Humans aren't designed to be happy – so stop trying A huge happiness and positive thinking industry, estimated to be worth US$11 billion a year, has helped to create the fantasy that happiness is a realistic goal. Chasing the happiness dream is a very American concept, exported to the rest of the world through popular culture. Indeed, “the pursuit of happiness” is one of the US’s “unalienable rights”. Unfortunately, this has helped to create an expectation that real life stubbornly refuses to deliver. Because even when all our material and biological needs are satisfied, a state of sustained happiness will still remain a theoretical and elusive goal, as Abd-al-Rahman III, Caliph of Córdoba in the tenth century, discovered. Happiness, as the Brazilian poet Vinicius de Moraes put it, is “like a feather flying in the air. Nature and evolution Humans are not designed to be happy, or even content. Morality Advocates of a morally correct path to happiness also disapprove of taking shortcuts to pleasure with the help of psychotropic drugs.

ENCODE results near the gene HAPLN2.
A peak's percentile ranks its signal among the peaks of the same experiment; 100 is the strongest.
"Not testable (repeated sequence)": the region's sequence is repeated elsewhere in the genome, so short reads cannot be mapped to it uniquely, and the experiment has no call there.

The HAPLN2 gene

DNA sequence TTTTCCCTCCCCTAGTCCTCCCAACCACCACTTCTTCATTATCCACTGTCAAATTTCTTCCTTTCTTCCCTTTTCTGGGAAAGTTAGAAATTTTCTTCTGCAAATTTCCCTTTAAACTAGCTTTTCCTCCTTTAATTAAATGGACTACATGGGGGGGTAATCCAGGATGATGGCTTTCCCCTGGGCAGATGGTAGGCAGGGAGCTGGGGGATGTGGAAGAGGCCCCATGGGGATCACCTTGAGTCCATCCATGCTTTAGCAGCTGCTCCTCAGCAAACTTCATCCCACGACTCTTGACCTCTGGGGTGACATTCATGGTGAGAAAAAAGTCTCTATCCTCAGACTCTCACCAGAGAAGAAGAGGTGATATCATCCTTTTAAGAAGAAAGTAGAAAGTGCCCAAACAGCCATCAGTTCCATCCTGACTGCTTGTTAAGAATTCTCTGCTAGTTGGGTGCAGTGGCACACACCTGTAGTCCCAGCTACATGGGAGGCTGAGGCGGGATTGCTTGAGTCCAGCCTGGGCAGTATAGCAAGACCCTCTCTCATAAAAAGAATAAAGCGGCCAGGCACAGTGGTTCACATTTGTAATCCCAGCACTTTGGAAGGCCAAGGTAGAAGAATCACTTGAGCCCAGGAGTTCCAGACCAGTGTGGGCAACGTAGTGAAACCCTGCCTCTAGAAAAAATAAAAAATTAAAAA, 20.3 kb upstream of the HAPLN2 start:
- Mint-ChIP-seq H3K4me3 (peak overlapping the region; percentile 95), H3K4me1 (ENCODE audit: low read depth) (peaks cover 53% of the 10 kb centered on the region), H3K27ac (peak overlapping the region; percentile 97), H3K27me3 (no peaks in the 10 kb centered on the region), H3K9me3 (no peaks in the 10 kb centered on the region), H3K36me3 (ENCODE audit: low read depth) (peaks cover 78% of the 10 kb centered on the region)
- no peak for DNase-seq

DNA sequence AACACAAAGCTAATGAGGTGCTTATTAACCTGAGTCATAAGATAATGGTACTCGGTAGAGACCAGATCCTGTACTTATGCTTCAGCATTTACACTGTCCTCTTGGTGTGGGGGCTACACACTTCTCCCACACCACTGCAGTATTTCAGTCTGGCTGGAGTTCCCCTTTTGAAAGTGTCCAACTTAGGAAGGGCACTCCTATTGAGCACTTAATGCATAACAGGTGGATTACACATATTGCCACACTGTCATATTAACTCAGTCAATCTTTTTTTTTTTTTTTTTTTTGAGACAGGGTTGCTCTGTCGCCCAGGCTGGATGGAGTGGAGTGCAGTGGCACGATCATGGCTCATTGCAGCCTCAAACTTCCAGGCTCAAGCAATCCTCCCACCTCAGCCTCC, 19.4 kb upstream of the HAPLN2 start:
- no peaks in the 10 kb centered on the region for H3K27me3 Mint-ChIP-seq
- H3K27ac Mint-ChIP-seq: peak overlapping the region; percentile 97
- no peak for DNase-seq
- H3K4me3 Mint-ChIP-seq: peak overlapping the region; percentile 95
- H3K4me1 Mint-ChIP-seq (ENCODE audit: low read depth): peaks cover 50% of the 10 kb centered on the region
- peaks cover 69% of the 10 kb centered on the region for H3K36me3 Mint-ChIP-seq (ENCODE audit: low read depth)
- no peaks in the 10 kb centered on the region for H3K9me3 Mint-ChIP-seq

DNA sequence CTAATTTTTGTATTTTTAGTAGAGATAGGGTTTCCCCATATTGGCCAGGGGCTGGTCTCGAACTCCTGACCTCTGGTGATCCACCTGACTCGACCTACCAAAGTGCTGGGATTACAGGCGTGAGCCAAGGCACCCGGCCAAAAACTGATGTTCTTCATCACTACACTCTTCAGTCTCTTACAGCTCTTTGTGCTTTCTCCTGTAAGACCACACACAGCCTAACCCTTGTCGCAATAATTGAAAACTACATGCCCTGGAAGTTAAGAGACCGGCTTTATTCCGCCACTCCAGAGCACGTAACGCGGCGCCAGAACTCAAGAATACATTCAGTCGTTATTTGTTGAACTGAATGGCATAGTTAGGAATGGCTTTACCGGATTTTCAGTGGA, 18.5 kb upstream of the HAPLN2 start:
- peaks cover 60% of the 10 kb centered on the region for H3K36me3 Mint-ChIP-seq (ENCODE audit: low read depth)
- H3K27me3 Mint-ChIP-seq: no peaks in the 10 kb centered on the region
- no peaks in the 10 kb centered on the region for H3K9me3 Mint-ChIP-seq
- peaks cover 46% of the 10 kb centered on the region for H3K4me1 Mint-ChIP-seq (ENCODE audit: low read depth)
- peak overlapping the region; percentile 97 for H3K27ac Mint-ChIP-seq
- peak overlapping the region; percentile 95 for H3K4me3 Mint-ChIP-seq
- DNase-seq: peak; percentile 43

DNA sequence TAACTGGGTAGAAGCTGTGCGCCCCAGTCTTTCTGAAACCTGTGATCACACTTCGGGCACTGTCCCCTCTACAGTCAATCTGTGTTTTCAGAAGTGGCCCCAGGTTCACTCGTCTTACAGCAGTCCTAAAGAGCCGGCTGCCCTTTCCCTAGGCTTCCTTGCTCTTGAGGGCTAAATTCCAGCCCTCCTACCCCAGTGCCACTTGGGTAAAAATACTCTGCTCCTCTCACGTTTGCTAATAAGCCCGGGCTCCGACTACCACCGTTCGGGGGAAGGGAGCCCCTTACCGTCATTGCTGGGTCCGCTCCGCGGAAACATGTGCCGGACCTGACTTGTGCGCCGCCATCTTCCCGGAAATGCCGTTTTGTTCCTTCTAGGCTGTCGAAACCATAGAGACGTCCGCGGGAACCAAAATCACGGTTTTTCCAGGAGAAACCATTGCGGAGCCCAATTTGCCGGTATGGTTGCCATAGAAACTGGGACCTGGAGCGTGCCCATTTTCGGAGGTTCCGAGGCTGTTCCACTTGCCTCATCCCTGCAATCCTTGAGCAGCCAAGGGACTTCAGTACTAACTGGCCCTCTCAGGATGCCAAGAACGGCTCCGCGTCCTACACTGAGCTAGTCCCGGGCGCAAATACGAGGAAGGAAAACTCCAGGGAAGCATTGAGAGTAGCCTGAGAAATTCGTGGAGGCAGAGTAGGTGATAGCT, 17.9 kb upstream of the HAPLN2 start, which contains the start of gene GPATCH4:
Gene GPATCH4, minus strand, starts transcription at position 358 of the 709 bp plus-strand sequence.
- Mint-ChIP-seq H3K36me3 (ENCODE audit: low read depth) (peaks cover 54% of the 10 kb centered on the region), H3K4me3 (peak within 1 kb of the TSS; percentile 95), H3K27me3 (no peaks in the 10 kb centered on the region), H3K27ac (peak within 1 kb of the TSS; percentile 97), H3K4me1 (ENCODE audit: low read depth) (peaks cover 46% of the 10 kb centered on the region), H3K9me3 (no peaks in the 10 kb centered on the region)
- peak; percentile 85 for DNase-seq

The Obesity Era Photo by Saurabh Naik / EyeEm / Getty Images. Years ago, after a plane trip spent reading Fyodor Dostoyevsky’s Notes from the Underground and Weight Watchers magazine, Woody Allen melded the two experiences into a single essay. ‘I am fat,’ it began. ‘I am disgustingly fat. That, as we used to say during my Californian adolescence, was then. And so the authorities tell us, ever more loudly, that we are fat — disgustingly, world-threateningly fat. Moral panic about the depravity of the heavy has seeped into many aspects of life, confusing even the erudite. Several governments now sponsor jauntily named pro-exercise programmes such as Let’s Move! Hand-in-glove with the authorities that promote self-scrutiny are the businesses that sell it, in the form of weight-loss foods, medicines, services, surgeries and new technologies. Higher levels of female obesity correlated with higher levels of gender inequality in each nation We are, of course, surrounded by industrial chemicals.